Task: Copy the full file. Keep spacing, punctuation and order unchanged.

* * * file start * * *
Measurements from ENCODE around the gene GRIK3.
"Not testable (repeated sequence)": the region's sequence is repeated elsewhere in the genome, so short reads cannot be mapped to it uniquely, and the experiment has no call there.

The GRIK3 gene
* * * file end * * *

Measurements from ENCODE around the gene GRIK3.
"Not testable (repeated sequence)": the region's sequence is repeated elsewhere in the genome, so short reads cannot be mapped to it uniquely, and the experiment has no call there.

The GRIK3 gene